YOUNG
Providence Police Dept. via AP f
Police Sgt. Cornel Young Jr., was shot dead by two police colleagues while trying to break up a fight while he was off duty on Jan. 28, 2000.
updated 11/27/2005 2:37:15 PM ET 2005-11-27T19:37:15

An old police tradition of requiring off-duty officers to carry their weapons — “always armed, always on duty” — is being scaled back in police departments nationwide, increasingly being blamed for the deaths of officers shot by colleagues who thought they were criminals.

The policy requires officers to respond to crimes even when they’re not on duty. Supporters also say that letting officers carry their guns off-duty protects them from crooks bent on revenge.

But critics point to the shooting of officers in Providence, R.I., Orlando, Fla., Oakland, Calif. and elsewhere.

The policy is at the center of a $20 million civil rights lawsuit being heard this month in Providence, where Sgt. Cornel Young Jr. was killed in 2000 while he was off duty and trying to break up a fight. He was dressed in baggy jeans, an overcoat and a baseball cap, and carrying a gun.

“Our situation is the extreme example of what can go wrong,” said Sgt. Robert Paniccia, president of the Providence police union.

Young’s mother, Leisa Young, says the rookie officer who shot him was not adequately trained to recognize off-duty or plainclothes officers.

Call 911
The International Association of Chiefs of Police has called “always on duty” policies a costly tradition. The group, which has more than 20,000 members, recommends that off-duty officers who witness a crime call for assistance rather than pulling a weapon.

According to the FBI, 43 police officers have been killed since 1987 by friendly fire. Some were caught in crossfire, or killed by firearms mishaps. A handful, like Young, were mistaken for criminals and shot by fellow officers.

This year, an Orlando, Fla., police officer killed a man who had fired a gun outside the Citrus Bowl. The victim was a plainclothes officer working for the University of Central Florida. In 2001, two uniformed officers shot and killed an undercover detective when he trained his gun on a suspected car thief in Oakland, Calif.

In 1994, an off-duty police officer in New York City shot an undercover transit officer eight times in the chest. The transit officer survived.

In Providence, carrying a gun is now optional for off-duty officers, who are encouraged instead to be good witnesses if they see a crime, said Paniccia. The police union in Washington, D.C., won a similar concession after three off-duty officers were killed in separate incidents, said Officer Gregory Greene, the union’s chairman.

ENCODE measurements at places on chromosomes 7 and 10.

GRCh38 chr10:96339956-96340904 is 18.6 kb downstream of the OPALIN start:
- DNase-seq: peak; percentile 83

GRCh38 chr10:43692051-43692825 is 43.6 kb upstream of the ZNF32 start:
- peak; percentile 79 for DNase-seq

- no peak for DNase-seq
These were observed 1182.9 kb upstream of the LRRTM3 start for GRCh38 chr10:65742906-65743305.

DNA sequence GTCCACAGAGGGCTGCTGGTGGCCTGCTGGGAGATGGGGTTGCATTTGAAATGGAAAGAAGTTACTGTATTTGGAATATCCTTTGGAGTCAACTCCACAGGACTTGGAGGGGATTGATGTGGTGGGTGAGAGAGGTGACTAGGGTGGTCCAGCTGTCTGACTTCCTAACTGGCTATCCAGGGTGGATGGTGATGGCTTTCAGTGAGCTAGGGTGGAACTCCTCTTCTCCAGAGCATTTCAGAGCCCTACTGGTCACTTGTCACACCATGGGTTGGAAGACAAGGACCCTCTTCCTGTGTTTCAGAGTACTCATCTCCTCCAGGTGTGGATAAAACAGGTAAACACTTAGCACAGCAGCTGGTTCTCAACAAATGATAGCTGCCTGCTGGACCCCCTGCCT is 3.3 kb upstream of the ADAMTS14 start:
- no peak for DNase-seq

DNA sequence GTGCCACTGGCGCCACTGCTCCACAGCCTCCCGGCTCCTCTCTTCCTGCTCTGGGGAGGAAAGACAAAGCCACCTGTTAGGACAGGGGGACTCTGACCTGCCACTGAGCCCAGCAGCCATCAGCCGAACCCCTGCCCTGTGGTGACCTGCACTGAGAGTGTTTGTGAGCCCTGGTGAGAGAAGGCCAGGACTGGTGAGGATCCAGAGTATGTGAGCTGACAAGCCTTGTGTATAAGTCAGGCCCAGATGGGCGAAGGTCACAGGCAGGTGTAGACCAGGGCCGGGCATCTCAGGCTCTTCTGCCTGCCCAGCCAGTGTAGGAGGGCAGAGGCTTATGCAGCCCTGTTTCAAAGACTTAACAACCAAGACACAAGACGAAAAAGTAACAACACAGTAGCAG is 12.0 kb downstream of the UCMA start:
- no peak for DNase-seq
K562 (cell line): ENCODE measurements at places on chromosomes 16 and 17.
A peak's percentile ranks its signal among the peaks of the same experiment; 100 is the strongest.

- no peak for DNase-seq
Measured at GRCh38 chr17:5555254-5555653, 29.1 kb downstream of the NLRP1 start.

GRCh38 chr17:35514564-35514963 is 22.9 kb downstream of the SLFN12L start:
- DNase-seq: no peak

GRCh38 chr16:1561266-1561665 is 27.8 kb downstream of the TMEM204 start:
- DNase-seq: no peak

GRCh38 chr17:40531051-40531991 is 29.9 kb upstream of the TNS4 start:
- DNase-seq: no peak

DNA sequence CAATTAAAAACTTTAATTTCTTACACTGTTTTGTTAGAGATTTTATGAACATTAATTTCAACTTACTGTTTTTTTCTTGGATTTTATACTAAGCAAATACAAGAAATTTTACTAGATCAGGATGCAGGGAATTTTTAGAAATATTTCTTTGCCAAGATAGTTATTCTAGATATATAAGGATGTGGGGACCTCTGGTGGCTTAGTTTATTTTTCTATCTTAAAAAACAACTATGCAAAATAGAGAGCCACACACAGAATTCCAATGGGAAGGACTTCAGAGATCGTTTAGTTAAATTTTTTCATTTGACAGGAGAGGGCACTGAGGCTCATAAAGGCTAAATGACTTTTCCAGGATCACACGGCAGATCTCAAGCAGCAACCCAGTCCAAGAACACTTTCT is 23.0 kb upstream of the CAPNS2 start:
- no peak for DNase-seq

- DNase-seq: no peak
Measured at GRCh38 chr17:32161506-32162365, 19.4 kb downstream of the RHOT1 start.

The Los Angeles Police Department allows its officers to carry their weapons off duty, but doesn’t require it, department spokeswoman April Harding said.

David Klinger, a professor of criminology at the University of Missouri-St. Louis, formerly worked as a Los Angeles police officer and said he usually carried a gun off duty. If police officers are properly trained, officers should have the option of carrying a gun for their own protection, he said.

Protocols in place
“I don’t want to be driving through the ghetto without a gun,” he said. “What if some knucklehead I arrested spots me?”

Threatened officers instinctively focus on the perceived threat and tune out other information that could be crucial to split-second decision making, Klinger said. That’s why it’s important to have protocols in place to identify each other, he said.

“If an officer has this tunnel vision, and all he sees is the gun, he may not see the badge hanging on the detective’s chest,” Klinger said.

New York City officers now use standard challenges and responses to prevent friendly fire accidents, said James Fyfe, the department’s former deputy commissioner for training. Fyfe died of cancer this month, shortly after testifying by videotape at the Young trial.

He said every time New York officers confront an armed suspect, they are trained to yell “Police, don’t move!” Off-duty and plainclothes officers are told to respond “I’m on the job!” and to never turn their hand or gun toward a uniformed colleague.

“Unless police officers are trained, they do stupid things on both sides of the coin,” Fyfe said.

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